Feds Tack on New Charges to Menendez’s Bribery Indictment

Reuters/Amanda Andrade-Rhoades
Reuters/Amanda Andrade-Rhoades

Sen. Bob Menendez (D-NJ) and his wife were slapped with a slew of new criminal charges in a superseding indictment on Tuesday, all of which stem from the feds’ probe into them allegedly accepting bribes of cash, gold bars, and luxury cars by the Egyptian government.

Among the new charges in Tuesday’s indictment were conspiracy, obstruction of justice, public official acting as a foreign agent, bribery, extortion, and honest services wire fraud.

Those charges come a day after one Jose Uribe, one of three New Jersey businessmen also caught up in the scandal, pleaded guilty and agreed to cooperate with the FBI’s probe.

Menendez has repeatedly insisted he never accepted bribes from a foreign government, accusing prosecutors of a witch hunt against him and his family. He has brushed off calls for him to resign from the Senate.

Menendez Ally Pleads Guilty to Bribing Senator—and Agrees to Cooperate

The other businessmen caught up in the ordeal, Wael Hana and Fred Daibes, were also handed new charges Tuesday.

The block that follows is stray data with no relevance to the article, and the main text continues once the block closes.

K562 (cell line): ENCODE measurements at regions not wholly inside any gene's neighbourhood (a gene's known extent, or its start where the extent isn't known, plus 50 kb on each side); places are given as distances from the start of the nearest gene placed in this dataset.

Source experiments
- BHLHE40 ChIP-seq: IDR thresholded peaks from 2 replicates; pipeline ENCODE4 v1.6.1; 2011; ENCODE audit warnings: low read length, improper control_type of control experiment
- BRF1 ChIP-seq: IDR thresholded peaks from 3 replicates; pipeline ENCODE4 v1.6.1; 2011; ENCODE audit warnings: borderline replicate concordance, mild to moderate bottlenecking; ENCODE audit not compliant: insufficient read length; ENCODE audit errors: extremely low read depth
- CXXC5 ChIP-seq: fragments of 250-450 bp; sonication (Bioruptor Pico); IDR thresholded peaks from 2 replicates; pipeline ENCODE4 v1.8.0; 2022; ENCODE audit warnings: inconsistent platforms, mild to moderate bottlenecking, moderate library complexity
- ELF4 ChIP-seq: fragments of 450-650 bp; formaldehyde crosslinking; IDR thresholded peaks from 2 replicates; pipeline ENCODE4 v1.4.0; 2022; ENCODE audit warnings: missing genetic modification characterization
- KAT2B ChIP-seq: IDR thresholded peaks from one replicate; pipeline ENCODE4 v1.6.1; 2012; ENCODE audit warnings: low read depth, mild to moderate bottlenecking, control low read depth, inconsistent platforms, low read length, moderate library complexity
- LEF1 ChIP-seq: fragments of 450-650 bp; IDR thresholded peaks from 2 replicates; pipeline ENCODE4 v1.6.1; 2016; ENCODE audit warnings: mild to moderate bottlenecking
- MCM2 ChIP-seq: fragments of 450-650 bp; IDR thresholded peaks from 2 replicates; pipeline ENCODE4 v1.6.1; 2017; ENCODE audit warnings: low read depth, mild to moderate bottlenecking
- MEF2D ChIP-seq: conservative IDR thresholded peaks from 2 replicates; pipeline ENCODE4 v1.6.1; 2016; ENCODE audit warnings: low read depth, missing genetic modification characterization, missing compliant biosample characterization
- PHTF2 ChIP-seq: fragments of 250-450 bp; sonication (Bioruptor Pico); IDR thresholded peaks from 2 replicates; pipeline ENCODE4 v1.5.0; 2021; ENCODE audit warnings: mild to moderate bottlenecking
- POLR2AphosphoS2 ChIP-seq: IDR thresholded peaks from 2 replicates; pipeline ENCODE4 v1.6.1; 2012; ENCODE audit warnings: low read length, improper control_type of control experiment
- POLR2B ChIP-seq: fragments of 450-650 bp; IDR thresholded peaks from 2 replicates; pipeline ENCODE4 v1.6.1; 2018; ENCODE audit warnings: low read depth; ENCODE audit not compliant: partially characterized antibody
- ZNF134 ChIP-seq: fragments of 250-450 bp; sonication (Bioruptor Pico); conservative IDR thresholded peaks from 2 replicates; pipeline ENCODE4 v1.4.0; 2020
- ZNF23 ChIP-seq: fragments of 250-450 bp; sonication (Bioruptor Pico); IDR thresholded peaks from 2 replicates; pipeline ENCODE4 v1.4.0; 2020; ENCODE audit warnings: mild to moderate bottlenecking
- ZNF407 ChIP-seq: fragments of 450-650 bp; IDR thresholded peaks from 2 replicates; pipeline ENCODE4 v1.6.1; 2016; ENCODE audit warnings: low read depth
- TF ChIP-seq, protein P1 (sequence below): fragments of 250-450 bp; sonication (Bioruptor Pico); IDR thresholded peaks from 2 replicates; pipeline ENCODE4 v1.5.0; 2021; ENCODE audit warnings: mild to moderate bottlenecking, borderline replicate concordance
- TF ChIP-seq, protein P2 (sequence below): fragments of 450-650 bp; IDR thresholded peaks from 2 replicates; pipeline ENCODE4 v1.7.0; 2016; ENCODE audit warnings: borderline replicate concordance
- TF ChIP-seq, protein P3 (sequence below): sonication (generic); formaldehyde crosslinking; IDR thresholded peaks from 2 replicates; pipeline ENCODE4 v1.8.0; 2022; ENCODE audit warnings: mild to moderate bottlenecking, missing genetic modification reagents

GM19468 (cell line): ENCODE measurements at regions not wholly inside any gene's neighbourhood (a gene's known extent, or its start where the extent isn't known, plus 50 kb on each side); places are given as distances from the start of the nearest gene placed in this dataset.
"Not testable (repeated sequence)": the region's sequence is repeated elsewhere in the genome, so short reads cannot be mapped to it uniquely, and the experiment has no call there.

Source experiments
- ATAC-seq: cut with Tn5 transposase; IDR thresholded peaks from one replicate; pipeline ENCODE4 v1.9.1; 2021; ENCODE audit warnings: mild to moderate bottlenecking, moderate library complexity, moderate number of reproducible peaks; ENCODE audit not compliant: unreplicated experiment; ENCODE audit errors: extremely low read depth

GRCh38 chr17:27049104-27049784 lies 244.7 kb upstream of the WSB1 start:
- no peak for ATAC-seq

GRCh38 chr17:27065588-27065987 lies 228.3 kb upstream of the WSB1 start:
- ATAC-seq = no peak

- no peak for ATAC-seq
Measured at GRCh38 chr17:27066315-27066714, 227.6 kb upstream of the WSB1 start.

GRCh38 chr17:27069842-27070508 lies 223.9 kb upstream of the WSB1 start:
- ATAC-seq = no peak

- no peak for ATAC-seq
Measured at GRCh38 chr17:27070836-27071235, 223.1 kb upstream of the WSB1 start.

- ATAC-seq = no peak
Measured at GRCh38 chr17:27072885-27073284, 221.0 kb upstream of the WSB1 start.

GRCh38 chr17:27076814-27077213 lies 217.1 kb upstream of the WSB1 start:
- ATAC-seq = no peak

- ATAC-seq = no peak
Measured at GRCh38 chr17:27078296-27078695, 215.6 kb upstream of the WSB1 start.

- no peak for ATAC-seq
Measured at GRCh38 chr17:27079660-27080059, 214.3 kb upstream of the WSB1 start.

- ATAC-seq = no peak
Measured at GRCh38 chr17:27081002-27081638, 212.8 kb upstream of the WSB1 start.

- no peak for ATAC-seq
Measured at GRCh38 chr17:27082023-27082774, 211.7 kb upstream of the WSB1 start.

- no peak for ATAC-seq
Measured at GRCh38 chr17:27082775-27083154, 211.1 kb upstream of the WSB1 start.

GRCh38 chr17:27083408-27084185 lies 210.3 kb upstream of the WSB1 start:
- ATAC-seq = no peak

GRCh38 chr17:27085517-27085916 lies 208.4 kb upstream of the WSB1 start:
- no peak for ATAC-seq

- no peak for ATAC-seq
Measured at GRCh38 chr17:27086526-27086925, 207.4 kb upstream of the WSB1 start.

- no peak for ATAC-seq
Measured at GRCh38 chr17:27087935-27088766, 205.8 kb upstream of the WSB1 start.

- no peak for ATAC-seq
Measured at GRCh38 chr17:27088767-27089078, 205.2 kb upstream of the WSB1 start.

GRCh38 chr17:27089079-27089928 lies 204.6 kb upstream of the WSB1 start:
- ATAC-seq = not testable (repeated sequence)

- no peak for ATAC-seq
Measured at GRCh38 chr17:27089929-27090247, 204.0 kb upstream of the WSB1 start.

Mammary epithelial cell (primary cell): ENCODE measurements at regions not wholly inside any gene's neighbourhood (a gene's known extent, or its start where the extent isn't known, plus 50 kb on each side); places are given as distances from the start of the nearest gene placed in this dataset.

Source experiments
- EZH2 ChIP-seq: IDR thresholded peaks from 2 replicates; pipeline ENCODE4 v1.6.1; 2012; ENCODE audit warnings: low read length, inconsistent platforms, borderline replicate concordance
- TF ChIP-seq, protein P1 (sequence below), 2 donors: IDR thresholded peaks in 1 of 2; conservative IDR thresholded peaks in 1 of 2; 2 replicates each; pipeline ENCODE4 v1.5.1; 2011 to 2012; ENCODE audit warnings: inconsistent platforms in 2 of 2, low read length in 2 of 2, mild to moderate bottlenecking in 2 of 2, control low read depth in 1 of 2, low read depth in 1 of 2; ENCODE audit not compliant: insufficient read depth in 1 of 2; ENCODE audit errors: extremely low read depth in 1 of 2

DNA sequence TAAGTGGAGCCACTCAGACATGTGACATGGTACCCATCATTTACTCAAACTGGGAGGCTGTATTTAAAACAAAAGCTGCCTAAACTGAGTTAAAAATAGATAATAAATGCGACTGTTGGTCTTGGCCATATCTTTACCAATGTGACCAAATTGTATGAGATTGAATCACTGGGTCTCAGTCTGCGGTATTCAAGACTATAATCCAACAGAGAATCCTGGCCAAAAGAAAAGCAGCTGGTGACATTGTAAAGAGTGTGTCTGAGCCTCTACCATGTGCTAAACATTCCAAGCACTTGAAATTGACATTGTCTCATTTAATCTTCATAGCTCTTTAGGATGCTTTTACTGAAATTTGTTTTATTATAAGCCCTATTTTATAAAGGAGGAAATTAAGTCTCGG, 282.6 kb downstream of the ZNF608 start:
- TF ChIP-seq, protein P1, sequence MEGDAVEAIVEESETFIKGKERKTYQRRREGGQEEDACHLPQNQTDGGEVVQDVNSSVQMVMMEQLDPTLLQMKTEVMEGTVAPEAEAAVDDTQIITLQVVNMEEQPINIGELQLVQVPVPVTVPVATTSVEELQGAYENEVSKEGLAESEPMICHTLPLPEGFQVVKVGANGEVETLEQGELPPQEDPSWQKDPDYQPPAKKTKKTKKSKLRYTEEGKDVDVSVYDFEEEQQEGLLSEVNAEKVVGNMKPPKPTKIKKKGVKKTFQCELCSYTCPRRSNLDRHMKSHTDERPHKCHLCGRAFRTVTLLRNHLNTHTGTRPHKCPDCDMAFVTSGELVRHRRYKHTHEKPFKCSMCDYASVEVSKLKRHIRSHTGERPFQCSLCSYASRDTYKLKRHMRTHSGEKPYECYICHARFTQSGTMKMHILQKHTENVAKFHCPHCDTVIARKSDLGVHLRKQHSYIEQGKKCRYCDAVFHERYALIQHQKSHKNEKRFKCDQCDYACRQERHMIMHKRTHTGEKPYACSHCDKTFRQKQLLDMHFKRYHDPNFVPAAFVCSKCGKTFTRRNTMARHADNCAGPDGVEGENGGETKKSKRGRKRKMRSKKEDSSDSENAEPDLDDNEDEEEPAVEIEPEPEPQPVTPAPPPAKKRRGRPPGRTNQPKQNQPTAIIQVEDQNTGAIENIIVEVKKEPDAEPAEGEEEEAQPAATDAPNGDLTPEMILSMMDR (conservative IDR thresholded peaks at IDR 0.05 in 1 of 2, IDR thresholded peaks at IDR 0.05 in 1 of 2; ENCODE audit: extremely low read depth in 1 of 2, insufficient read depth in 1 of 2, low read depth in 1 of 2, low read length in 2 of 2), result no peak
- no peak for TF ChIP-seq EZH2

The new charges come in addition to the four counts Menendez already faced, which included conspiracy to commit bribery, conspiracy to commit honest services fraud, conspiracy to commit extortion under color of official right, and conspiracy for a public official to act as a foreign agent.

Menendez’s initial indictment, which arrived last year, accused him and Nadine of accepting $500,000 in cash and over $150,000 in gold bars. They’re also accused of allowing foreign officials to cover payments for their mortgage and a Mercedes-Benz convertible.

The latest indictment, which totals 18 pages, alleges that Menendez wrote checks in December 2022 that he claimed were for car and personal loans, but, in reality, they were “falsely characterizing the return of bribe an effort to interfere with an investigation.”

The indictment accuses Menendez of lying about his knowledge of the payments, instructing his lawyer to tell prosecutors he believed the funds were loans, despite him knowing “in truth and in fact” that it was the return of bribe money.

Tuesday’s superseding indictment marks the third time prosecutors have tweaked the document to add additional evidence and charges. The first came in October, when prosecutors announced Menendez was also charged for conspiring to act as an agent of Egypt, wielding his power as the chairman of the Senate Foreign Relations Committee to benefit the Middle Eastern country. And in January, prosecutors alleged that Menendez also used his position to aid the Qatari government.

Prosecutors have remained vague about how Menendez allegedly aided foreign governments, not divulging specific favors allegedly given by the senator.

If convicted on all charges, Menendez, 70, and his wife, 56, could be sentenced to spend decades in prison.

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